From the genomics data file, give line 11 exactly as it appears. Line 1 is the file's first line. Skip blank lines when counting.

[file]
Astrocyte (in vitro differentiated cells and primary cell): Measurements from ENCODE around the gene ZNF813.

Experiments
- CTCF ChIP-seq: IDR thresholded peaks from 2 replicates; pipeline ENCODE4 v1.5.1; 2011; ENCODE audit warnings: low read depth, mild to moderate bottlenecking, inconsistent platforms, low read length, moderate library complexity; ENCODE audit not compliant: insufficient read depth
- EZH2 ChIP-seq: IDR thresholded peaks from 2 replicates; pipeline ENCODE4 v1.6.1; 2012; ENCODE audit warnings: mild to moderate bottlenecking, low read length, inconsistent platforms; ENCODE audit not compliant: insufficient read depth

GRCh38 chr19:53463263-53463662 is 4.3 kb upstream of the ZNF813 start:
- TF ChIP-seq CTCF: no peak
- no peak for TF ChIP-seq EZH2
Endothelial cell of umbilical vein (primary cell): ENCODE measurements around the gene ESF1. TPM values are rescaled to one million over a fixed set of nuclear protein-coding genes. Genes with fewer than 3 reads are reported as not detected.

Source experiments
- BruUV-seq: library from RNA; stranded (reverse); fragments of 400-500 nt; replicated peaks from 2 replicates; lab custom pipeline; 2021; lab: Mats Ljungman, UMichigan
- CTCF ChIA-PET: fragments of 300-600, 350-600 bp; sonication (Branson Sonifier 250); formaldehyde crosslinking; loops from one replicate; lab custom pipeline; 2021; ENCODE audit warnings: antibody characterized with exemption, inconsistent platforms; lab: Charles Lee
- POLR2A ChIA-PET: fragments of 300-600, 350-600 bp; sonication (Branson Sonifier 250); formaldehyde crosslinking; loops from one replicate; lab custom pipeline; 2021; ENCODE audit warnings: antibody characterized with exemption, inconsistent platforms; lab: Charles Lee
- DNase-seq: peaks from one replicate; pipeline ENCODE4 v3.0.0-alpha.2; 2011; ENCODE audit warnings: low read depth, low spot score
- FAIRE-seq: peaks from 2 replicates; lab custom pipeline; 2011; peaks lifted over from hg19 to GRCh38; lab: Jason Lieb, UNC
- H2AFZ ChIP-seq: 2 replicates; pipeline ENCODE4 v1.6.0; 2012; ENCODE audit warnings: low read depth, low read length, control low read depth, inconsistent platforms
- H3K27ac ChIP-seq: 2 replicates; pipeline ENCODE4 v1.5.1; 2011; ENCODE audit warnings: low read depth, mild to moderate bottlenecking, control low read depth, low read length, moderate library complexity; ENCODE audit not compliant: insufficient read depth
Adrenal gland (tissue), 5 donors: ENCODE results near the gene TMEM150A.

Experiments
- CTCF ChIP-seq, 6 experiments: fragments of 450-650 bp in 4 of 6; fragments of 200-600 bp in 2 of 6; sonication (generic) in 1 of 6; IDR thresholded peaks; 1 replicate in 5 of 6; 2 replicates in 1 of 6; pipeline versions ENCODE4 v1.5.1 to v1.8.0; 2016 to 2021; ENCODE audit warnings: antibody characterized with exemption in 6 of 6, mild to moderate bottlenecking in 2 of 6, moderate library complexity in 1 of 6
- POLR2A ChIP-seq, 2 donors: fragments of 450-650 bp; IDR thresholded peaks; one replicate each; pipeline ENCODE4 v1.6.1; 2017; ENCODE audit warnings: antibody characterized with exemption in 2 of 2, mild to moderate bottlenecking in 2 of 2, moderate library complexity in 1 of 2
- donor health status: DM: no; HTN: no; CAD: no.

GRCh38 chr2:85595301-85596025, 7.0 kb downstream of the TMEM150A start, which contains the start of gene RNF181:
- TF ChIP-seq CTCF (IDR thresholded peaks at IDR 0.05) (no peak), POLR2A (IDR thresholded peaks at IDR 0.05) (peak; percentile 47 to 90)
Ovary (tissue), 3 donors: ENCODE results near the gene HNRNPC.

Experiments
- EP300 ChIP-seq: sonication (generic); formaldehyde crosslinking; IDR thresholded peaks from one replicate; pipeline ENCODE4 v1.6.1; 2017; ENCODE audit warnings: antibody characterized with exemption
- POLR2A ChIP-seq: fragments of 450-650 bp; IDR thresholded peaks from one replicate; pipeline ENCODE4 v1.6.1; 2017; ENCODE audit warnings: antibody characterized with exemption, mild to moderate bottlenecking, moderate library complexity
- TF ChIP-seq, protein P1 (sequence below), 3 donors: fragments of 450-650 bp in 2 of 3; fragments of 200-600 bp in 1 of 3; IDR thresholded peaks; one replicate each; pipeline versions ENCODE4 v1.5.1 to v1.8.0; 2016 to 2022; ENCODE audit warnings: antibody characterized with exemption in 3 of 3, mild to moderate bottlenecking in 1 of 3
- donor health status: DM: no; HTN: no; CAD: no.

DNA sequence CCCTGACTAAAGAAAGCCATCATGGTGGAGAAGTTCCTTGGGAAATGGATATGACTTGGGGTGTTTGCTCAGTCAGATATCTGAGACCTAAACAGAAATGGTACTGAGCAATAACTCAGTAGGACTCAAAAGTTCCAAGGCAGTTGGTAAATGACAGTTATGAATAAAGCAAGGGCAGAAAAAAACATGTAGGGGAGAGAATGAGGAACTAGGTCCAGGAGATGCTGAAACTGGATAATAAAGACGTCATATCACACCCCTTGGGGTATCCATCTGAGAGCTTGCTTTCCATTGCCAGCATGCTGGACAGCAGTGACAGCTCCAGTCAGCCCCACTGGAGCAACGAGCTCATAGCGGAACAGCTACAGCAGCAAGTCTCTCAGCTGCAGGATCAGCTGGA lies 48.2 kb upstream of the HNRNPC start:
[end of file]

- CTCF ChIA-PET: fragments of 300-600, 350-600 bp; sonication (Branson Sonifier 250); formaldehyde crosslinking; loops from one replicate; lab custom pipeline; 2021; ENCODE audit warnings: antibody characterized with exemption, inconsistent platforms; lab: Charles Lee